Film and TV drama
Also known as: Grader, Post digital imaging technician
Colourists contribute to the mood and look of a film by defining its colours. They work with the director and director of photography to decide the palette; whether it’s restrained or hyper-coloured, whether it uses milky colours or primary ones. Colourists are able to contribute to these looks by changing the luminance levels (brightness) and chroma (colour).
Film and TV dramas are usually shot on digital cameras in a raw format, which means the information about the colour is captured in the data but can’t be seen until the colour is applied. If shooting on film, the rushes are taken to the lab where they are processed and then scanned into a digital workflow. It’s the job of the colourist to perfect the way in which the colour is put into the picture. This is known as grading.
When colourists receive the files in the edit, they stylise the colour in line with the vision of the director and director of photography. They match the shots, balancing colour saturation and luminance so no one shot stands out in the sequence. They also offer creative solutions to picture-related problems. They might know what to do with under or over exposed images, or provide day for night corrections, for example.
Colourists are also responsible for ensuring the film complies with the law around luminance levels and chroma.
Most colourists start out as post-production edit or tech assistants or runners and get to know the post-production process well over several years. Go to our runner job profile for details of how to get in.
At school or college:
If you want to go to university, A-levels or Highers in art and design, photography, graphic design, graphic communication, physics, psychology or computing science are useful. Or you might want to take the following Level 3 vocational qualifications:
If you want to go straight into a job or apprenticeship, the following Level 3 vocational qualifications will equip you:
Get an apprenticeship:
Apprenticeships are jobs with training, so they’re a great opportunity to earn while you learn. You might find studios offering the following apprenticeships:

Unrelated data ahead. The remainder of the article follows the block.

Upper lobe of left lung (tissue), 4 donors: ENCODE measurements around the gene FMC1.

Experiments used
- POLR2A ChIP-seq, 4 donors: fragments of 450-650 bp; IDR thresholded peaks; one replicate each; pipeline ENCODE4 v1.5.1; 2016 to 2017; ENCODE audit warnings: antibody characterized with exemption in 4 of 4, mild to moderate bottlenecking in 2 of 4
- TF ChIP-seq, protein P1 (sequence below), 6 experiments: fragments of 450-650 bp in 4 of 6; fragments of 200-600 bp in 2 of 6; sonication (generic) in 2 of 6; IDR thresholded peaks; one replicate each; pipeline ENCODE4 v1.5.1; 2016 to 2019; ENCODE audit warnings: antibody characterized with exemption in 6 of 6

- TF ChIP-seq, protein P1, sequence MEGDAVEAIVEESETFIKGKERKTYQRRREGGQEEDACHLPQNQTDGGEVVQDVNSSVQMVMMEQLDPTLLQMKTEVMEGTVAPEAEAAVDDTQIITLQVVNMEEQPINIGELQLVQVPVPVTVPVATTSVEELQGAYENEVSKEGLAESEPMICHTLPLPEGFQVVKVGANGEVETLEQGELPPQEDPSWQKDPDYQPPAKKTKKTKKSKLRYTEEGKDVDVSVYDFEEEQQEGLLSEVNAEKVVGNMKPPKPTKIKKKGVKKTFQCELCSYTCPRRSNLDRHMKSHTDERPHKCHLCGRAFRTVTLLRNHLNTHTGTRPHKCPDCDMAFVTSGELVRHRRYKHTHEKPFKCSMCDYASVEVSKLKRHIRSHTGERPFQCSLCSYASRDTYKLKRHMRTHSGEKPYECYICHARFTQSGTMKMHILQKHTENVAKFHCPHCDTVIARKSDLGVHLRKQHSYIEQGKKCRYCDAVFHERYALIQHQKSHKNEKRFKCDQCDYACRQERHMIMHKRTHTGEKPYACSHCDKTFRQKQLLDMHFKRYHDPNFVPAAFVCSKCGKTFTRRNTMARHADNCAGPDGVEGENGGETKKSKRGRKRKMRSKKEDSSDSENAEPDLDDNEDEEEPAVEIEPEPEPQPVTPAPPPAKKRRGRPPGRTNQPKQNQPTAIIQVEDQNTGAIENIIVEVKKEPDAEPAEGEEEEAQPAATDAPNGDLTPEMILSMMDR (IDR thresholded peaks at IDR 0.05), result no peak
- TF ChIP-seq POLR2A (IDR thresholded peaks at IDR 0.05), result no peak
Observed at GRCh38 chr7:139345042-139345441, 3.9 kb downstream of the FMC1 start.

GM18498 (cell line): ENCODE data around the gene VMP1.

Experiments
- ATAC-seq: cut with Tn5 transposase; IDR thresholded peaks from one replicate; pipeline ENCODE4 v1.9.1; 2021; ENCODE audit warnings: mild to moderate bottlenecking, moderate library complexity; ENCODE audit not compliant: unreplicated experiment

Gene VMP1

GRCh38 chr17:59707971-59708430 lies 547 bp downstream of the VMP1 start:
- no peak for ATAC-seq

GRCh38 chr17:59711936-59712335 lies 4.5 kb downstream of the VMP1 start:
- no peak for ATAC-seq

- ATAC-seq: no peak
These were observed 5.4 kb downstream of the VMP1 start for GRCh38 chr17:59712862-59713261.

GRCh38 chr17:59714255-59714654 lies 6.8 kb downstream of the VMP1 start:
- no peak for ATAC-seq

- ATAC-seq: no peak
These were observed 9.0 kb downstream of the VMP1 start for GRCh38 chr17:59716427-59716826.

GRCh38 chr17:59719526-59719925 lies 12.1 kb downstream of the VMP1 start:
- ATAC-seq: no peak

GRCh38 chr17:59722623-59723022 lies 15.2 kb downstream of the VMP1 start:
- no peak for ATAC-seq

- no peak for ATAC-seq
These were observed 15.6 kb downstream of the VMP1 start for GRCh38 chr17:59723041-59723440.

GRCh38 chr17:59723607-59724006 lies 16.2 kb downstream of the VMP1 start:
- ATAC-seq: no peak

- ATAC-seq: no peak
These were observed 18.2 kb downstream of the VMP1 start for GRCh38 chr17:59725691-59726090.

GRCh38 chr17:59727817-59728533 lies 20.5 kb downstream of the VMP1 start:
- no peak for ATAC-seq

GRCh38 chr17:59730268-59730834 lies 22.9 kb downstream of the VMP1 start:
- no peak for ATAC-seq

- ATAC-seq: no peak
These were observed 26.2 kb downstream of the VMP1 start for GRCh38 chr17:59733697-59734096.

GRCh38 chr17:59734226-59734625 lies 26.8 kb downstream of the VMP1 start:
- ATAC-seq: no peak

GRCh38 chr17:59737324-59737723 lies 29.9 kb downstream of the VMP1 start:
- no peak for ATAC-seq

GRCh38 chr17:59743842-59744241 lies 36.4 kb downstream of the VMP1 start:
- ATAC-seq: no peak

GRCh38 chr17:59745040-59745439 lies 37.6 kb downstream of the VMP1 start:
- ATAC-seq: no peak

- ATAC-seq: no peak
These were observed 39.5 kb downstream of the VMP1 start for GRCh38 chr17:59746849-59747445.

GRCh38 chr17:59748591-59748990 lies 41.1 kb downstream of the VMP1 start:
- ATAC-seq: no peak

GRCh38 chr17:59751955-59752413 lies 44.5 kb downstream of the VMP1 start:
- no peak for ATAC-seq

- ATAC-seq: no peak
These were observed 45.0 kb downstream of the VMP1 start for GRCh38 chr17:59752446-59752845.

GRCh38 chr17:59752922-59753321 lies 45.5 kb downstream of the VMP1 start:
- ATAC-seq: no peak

Before taking any apprenticeship, check what you’ll be learning with your prospective employer and college, so you can be sure it will be giving you the skills you want. Go to how to become an apprentice to learn how to find apprenticeships in your region or approach companies directly.
Build a portfolio. This is essential for impressing admissions tutors and people in the film industry. Just as important, it’s the best way to learn about editing, seeing what works and what doesn’t.
Look for post-production companies:
Most are in London, but not all. Contact them and ask if you can do work experience. Go to how to approach employers to learn how.
Get a degree:
It’s not essential, but have a look at ScreenSkills’ list of recommended courses in film and TV. We recognise courses with our ScreenSkills Select award where they offer training in the relevant software, dedicated time to building a portfolio and have strong links with the film and TV industries. Choose one which gives you access to post-production facilities.
Go to ScreenSkills events, especially Open Doors, where you can meet people who work in the industry. Give people in post-production your details and ask if you can do work experience.
Create a LinkedIn profile. See if there’s a Facebook page or other social media group for people making films or videos in your area. Join it. Create a ScreenSkills profile.
Become a trainee:
Apply for ScreenSkills’ Trainee Finder scheme as a post-production trainee.
Being a production designer in film and TV drama.
Involves making sequences on a computer that can't be created on set, like enormous crowds and fire-breathing dragons
Combines art with programming as well as production, design and testing - the UK’s fastest growing entertainment industry
Creates the illusion of movement, includes computer-generated, stop-motion and hand-drawn animation